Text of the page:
Not an awful lot. It's more the general concepts that you build on in clinical years. I would definitely agree with the other people you've spoken to. At Oxford at least, clinical years are less pressured (though less holiday) and are more about practice than cramming facts into your brain (although there's been a lot of that too in the lead-up to finals but not as intensely as for pre-clinical exams).
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    Did a PR on a model today. Living the dream.
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    (Original post by GodspeedGehenna)
    Did a PR on a model today. Living the dream.

    Wait until the real things. So much warmer than you'd ever imagine, really odd when you ask them to squeeze to asess tone.
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    (Original post by GodspeedGehenna)
    Did a PR on a model today. Living the dream.
    You made me LOL! I saw a great cartoon about PRs the other day:

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    (Original post by RollerBall)
    To the finalists, how much pre-clinical stuff actually comes up in these exams? I'm starting to hate this year again and have lost all motivation, cba to get out of bed, sleeping patterns **** yada yada and am starting to consider jacking it in again.

    I spoke to an older year who told me that they seriously couldn't remember bugger all from pre-clin and that clinical year was MUCH better (sounds familiar to what a second year said last year but whatever) and didn't intend to look at much of it again. How much of this is actually true? I don't want to power through this with a basic knowledge under the intention of smashing clinical years but find myself either shot in the foot or having to do it all again anyway for finals.
    You do need to know basic science, but not to the level of preclinical years. What you need it for is practical application of knowledge. **** like being asked about malignant hyperthermia in anaesthetics and trotting out all that stuff about ryanodine receptors and calcium release from skeletal muscle SR. (Real life pimping last week). In terms of finals, you won't really be tested on basic science at all. But don't forget, you will remeet basic science for membership exams, in mega depth. Unfortunately there is no hiding from it.

    Clinical years come with their own challenges. Personally, I have found them on the whole to be immensely boring. The amount of time spent quite literally standing around is astonishing. The upside of this is that hospitals are big enough places that you can quietly lose yourself in them if things are bad on your home ward.

    I have to say, I cannot wait to leave medical school. Been like this for a while now.
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    (Original post by xconfetti)
    Got to interview 6 patients and sit in on an MDT meeting Was more interesting because of the actual patients we were given. I know lots of people who got to do practical stuff though, and some people got given a list of names and asked to take obs from the patients!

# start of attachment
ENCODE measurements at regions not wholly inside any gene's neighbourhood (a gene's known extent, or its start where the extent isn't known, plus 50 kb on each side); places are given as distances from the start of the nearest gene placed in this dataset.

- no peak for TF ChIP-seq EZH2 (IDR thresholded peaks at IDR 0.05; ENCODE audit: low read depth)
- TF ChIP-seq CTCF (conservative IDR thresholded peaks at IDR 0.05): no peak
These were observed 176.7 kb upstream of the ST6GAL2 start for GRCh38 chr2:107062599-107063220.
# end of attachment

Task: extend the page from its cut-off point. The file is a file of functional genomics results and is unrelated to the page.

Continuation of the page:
Seems like you got the better deal!
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    (Original post by digitalis)
    You do need to know basic science, but not to the level of preclinical years. What you need it for is practical application of knowledge. **** like being asked about malignant hyperthermia in anaesthetics and trotting out all that stuff about ryanodine receptors and calcium release from skeletal muscle SR. (Real life pimping last week). In terms of finals, you won't really be tested on basic science at all. But don't forget, you will remeet basic science for membership exams, in mega depth. Unfortunately there is no hiding from it.

    Clinical years come with their own challenges. Personally, I have found them on the whole to be immensely boring. The amount of time spent quite literally standing around is astonishing. The upside of this is that hospitals are big enough places that you can quietly lose yourself in them if things are bad on your home ward.

    I have to say, I cannot wait to leave medical school. Been like this for a while now.
    How do you think clinical years could be improved? Is the current state a case of just too many students per ward/firm, reluctance of docs to do spontaneous teaching, or what?
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    (Original post by crazylemon)
    Wait I didn't know you failed the year
    Imperial seems to have been harsh on our year and the year below (I have heard some people have been asked to wait a year before retaking :eek:)
    I didn't fail the year, I worded myself quite poorly. I'm still a second year, I'm just starting to resent this year as much as the first.

    (Original post by Madprof)
    Not an awful lot. It's more the general concepts that you build on in clinical years. I would definitely agree with the other people you've spoken to. At Oxford at least, clinical years are less pressured (though less holiday) and are more about practice than cramming facts into your brain (although there's been a lot of that too in the lead-up to finals but not as intensely as for pre-clinical exams).